I couldn't answer your poll because a .40 S&W and a 10mm are the same caliber.
However, if you meant which chambering do I like better, I guess I'll take the 10mm, since it is a somewhat unique chambering. It has power approaching the .41 magnum, but in a semi-auto platform. Something about a 16 shot .41 magnum makes me feel all warm inside.
The .40 S&W, on the other hand, is less useful to me than the .45 ACP which has been around for a hundred years, has a pleasant recoil, and outperforms the high pressure .40's, with less wear and tear on the gun and the shooter.
Last edited by denner; 04-15-2012 at 05:32 PM.
I voted for 10mm. The 10mm is one seriously awesome round! It does cost more to shoot unless you are a handloader, but the capabilities are much greater than the .40
A lot of this depends on what you want it for ? I would be very nervous about shoot a 10mm. in my home if I have a family.
Where is that round going to stop after it goes through the BG because it's not going to stop in the bad guy.
A 40 , frag hollow point ,ok , I feel a little better.
The more important concern to me is actually being able to hit the target, under extreme stress, and having the discipline not to shoot in a direction where there are innocents in the background, with whatever round you intend to fire. That is a very tall order, by itself, if your life is being threatened.
If you look at ballistics charts, with all kinds(manufacturers) of ammo, between the .40 and the 10mm.....using 180 gr. and 200 gr. respectfully..the only major difference is ft. lbs. of force, and cost.
Like I said...........
.40 on steroids = 10mm
10mm is my preferred carry round.
A .40 is to a 10mm,what a .38 special is to a .357 Magnum.
Price and availability of the 10mm is my only concern. As far as over penetration, for what is worth, for defense purposes I use hollow point ammo.
I'm new to all of this. Having said that, it seems to me that .40 cal is slightly bigger, and I'm wondering why everyone says 10 mm is bigger? Doing the math: 1 cal = 1 inch. There are 25.4 mm in one inch.
.4 Cal x (25.4 mm / Cal) = 10.16 mm. So, 40 Cal is .16 mm bigger than 10 mm, right? What am I missing?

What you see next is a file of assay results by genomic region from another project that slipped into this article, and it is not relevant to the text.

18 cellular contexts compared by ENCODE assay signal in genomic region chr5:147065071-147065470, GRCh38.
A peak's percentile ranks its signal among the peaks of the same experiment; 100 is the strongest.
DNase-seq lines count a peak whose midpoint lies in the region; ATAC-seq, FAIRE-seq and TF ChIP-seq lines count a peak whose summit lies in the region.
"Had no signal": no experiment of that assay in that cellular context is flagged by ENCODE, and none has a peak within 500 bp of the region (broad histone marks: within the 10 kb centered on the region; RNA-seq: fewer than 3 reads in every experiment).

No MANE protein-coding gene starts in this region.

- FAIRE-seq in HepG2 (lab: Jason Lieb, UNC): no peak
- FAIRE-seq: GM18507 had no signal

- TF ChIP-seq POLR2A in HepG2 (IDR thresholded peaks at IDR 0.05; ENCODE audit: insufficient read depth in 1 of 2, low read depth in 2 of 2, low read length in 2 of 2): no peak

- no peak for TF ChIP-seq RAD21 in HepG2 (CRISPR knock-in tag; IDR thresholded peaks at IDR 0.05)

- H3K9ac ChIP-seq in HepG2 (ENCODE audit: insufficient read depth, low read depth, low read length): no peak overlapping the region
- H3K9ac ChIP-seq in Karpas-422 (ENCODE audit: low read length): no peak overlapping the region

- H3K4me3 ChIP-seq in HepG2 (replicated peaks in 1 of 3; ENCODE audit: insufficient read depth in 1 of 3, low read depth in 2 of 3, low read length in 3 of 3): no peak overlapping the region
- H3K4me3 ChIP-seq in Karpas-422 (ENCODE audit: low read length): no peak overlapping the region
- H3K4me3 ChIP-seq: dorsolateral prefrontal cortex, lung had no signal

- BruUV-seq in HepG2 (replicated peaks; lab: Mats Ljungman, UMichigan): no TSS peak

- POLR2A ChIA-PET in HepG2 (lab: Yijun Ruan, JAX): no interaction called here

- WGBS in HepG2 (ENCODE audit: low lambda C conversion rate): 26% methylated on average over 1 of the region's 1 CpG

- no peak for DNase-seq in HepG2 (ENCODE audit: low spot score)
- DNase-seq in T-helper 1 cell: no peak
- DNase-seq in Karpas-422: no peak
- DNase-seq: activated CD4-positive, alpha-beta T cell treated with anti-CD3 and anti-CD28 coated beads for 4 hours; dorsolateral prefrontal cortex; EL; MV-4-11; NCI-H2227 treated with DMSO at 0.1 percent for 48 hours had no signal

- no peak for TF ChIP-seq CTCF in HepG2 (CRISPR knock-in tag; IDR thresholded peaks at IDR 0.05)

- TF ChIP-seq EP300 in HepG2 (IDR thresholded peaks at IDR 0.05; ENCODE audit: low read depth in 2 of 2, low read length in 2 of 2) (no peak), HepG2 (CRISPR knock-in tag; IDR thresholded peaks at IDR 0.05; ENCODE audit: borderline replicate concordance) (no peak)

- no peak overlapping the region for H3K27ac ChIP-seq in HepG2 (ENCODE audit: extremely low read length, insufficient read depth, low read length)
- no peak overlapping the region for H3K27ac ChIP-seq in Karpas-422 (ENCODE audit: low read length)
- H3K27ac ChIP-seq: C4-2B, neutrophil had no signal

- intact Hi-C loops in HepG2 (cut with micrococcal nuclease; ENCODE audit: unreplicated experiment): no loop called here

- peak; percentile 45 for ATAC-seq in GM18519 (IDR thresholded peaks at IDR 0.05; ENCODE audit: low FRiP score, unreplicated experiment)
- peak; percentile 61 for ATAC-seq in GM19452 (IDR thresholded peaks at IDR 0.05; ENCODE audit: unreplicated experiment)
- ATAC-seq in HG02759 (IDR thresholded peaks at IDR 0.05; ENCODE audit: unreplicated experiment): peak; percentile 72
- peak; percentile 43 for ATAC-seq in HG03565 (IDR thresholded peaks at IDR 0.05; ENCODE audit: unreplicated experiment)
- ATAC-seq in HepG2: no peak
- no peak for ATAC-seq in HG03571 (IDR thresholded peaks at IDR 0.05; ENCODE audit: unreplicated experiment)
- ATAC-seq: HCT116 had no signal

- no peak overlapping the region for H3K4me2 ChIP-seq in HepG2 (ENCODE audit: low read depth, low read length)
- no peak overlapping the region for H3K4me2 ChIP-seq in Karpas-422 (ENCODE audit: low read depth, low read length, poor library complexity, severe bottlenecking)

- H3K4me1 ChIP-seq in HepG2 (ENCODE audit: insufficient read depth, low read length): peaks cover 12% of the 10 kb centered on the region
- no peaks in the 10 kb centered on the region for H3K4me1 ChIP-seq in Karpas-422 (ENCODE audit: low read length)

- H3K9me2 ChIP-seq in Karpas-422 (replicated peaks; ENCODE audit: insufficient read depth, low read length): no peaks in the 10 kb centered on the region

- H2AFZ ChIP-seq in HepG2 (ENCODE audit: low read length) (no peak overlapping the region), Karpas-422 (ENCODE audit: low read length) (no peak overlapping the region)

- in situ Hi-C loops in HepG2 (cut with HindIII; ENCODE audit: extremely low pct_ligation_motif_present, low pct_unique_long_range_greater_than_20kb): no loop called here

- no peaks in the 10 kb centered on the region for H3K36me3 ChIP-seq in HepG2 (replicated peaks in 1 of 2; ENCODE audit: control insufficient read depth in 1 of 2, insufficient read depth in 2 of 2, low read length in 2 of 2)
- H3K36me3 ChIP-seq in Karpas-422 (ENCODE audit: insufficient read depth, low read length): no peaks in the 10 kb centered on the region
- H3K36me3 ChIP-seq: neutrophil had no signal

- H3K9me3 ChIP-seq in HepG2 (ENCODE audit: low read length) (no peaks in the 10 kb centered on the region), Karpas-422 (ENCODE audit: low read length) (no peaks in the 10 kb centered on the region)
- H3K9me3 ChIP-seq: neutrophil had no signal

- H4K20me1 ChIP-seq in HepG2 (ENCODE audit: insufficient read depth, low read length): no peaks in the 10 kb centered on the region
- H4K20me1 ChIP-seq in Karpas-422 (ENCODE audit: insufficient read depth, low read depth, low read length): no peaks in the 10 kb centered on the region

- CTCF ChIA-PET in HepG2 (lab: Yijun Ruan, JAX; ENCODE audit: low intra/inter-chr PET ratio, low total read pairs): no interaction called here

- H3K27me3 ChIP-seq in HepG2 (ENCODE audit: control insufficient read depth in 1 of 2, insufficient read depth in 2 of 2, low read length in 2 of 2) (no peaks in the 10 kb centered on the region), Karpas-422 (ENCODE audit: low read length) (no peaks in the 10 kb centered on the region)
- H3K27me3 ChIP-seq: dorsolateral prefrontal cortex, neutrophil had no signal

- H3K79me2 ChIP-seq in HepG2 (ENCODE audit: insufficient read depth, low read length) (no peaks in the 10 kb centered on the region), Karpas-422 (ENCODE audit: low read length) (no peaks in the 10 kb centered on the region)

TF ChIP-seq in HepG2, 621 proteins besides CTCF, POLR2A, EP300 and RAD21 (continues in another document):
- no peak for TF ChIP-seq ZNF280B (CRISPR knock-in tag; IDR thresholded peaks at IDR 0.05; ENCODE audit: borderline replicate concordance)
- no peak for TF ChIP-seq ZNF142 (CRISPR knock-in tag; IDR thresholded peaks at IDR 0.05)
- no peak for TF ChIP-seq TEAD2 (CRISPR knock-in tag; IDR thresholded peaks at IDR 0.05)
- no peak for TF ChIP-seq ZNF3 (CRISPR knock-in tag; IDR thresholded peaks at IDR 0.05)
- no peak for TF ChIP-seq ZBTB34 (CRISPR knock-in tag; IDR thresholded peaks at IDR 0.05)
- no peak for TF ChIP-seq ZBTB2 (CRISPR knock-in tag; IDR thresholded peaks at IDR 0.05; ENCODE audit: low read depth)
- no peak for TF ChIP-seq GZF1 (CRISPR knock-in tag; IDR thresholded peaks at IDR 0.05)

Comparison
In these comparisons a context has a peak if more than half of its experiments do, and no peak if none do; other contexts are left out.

I found the answer to my own question (after posting the above) on another web site. The short answer is that 10 mm ammo is slightly longer, uses a larger pistol primer, has a higher SAAMI maximum pressure, and comes in heavier weights. So, generally speaking, the average 10mm bullet generally uses more propellant and has more mass.
To lay it out completely
10mm uses large pistol primers
40S&W uses small pistol primers
10mm has a SAAMI maximum pressure of 37,500psi
40S&W has a SAAMI maximum pressure of 35,000psi
Both fire a 0.400inch diameter bullets (0.401inch cast bullets)
10mm has a typical bullet weight range of 135gr to 220gr
40S&W has a typical bullet weight range of 135gr to 180gr
Case dimension are very similar with the 10mm being 0.142 inches longe
I have a smithand wesson 1006, I love the 10mm. Ive experimented with everything from 135s to 220s. With power pistol you can get a 135 moving over 1700. I took a whitetail doe with it at about 35 yards. It was a large through and through wound.
FYI: 10mm equates to 0.393700787402 caliber..... Just as 9mm equates to 0.3543307086618 caliber........
What handgun and caliber is best suited all comes down to personal choice.... There is no handgun that is the best one for all to use........
I am a 45 acp fan myself but when I had a FFL, I carried and pushed the 10mm. When most guys asked me why I prefer the 10mm, I explained, for me; it is just a tough round to ignore. If confronted in cold weather and your assailant is wearing multiple layers, the 10 can handle this without issue. Warm/hot weather, a 9mm is fine and the 40 is better.
For a different comparison but one that will help explain my thinking. I know most will disagree with my thoughts above but I remember when we bought a Grand Cherokee with a 318 V-8 several years ago over a Dodge Durango with a 360 V-8. At the time, we had a 16 ft. pleasure boat we trailered 40 miles nearly every weekend. When we were offered a great deal on a 22 ft. we jumped at it. The Gran Cherokee struggled with this larger boat and at times I didn't know if I was driving or the 22 ft. boat behind me was. I then had to go get the Durango that I should have bought in the first place.
I had much rather have too much weapon than not enough.